“To compete at the national level demands a commitment of time and energy from student-athletes not normally required of other students,” UCLA Athletics states in its department mission statement. “Consequently, we provide a variety of support services and resources to assist student-athletes with their academic success, personal well being, individual development, and preparation for future endeavors.”
Fulkerson, on the other hand, receives no such resources to go along with his success at the national level.
There is a single rock-climbing wall at the John Wooden Center and it occupies the area of one single racquetball court. Fulkerson said it lacks many – if not all – of the tools necessary for effective training.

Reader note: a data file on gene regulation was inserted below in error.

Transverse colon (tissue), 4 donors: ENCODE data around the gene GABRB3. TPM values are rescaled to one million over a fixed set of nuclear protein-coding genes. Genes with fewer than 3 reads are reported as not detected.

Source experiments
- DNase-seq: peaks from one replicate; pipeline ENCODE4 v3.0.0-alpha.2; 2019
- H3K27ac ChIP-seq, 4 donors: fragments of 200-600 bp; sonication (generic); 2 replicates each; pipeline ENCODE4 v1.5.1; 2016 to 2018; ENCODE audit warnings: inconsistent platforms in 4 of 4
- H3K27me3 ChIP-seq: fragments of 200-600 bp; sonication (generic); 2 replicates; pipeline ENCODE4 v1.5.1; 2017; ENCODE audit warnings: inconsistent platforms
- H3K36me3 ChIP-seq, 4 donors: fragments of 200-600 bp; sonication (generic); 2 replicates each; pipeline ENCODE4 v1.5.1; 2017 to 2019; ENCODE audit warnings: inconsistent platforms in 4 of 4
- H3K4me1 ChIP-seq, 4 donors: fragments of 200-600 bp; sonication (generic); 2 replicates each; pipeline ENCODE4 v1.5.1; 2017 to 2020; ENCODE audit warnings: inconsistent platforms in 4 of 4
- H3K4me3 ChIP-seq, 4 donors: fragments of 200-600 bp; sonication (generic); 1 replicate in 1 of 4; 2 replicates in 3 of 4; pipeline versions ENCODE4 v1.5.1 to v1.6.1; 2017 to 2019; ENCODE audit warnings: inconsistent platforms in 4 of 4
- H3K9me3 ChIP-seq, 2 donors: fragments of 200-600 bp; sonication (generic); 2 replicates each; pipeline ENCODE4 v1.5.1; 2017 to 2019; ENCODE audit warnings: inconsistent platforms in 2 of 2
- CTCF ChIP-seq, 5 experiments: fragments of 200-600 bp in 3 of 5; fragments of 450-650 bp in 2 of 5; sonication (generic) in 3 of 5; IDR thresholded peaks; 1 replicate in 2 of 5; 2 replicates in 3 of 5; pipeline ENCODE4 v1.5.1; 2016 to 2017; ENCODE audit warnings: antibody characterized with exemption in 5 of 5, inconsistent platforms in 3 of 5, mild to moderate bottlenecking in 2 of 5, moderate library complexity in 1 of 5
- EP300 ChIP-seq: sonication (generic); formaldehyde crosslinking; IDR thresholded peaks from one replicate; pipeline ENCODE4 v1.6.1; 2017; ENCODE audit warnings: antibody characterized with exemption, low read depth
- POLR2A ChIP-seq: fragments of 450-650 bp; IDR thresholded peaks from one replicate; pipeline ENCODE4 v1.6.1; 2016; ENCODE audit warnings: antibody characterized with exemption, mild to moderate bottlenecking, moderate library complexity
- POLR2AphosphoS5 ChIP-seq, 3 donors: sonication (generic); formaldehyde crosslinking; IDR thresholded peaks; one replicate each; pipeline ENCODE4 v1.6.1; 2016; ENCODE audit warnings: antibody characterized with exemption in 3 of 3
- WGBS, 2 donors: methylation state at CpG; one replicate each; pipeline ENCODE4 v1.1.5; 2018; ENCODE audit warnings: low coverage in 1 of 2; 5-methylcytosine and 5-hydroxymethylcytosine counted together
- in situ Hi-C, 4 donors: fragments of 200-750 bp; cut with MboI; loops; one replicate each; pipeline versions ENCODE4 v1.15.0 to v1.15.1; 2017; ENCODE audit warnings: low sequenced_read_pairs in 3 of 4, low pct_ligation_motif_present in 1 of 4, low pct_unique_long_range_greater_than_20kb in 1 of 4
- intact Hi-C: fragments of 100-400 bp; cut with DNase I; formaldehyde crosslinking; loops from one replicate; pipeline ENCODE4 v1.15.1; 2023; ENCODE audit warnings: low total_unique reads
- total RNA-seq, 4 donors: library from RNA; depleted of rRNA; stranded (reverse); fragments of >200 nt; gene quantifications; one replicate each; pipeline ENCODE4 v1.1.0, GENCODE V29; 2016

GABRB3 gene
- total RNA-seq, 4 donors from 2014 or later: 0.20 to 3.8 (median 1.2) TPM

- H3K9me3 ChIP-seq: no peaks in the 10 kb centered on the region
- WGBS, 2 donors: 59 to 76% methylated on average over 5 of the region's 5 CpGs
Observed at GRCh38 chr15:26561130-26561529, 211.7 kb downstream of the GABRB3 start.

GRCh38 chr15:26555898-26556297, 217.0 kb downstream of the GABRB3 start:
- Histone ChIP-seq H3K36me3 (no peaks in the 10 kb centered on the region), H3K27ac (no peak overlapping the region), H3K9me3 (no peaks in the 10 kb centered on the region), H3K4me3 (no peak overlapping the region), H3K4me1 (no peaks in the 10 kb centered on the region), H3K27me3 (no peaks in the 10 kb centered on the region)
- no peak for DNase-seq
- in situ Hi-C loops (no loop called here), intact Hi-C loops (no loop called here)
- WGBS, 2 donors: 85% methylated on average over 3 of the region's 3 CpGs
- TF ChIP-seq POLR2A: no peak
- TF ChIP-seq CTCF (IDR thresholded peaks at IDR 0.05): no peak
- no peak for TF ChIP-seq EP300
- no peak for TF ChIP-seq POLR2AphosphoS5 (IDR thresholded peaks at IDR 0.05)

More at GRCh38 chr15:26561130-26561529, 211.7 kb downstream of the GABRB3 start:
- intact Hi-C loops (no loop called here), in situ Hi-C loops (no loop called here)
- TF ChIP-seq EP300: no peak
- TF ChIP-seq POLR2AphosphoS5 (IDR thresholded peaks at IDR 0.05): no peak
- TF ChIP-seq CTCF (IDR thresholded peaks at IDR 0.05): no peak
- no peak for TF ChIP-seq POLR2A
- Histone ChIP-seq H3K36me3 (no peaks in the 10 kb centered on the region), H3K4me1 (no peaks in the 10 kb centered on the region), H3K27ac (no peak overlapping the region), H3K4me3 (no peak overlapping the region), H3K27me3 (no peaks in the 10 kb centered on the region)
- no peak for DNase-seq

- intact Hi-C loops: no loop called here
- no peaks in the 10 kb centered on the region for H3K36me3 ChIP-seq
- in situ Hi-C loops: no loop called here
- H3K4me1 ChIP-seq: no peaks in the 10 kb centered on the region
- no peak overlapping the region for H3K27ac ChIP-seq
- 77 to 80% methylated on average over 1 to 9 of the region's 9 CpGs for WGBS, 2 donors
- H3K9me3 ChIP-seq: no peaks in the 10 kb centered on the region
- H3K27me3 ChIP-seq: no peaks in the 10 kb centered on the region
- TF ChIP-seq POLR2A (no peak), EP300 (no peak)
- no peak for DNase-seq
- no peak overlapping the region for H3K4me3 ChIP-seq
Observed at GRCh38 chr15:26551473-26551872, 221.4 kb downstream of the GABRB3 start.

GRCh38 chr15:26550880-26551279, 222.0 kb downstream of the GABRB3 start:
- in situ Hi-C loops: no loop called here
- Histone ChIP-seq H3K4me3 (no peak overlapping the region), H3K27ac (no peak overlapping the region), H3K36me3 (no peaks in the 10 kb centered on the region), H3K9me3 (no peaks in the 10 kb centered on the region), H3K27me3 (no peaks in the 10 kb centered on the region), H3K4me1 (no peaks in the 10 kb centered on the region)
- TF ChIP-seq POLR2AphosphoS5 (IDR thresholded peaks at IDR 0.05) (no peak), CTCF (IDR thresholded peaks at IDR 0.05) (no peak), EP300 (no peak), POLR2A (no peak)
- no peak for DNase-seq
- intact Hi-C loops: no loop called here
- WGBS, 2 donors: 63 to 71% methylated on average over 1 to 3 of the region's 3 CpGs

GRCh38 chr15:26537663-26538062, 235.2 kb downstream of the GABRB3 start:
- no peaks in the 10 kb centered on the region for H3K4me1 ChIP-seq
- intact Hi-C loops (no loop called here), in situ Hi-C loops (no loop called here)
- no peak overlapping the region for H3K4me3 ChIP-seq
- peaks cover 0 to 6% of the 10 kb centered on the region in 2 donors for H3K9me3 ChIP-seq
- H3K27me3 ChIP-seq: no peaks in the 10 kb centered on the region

“Some climbing-specific equipment (would) be awesome to have at the gym to make training here a little bit easier,” Fulkerson said. “I pretty much just don’t train at this wall ever.”
UCLA’s club climbing team trains biweekly in the space, but the team is without a coach, and the facilities are not even sufficient for them, according to club climbing media relations chair Leah Towery, who is also a friend of Fulkerson. She said the space is simply too small and ill-equipped for her and the more than 100 other climbers on the team.
“We work with what we have, but it’s really small – it’s the size of a racquetball court,” Towery said. “Just having more volume of climbs and … different climbing walls would be awesome. … We just really don’t have the space for it.”
To try and remedy the situation, Fulkerson has started driving to San Diego on weekends – often alone – to train in a more competitive and well-equipped environment.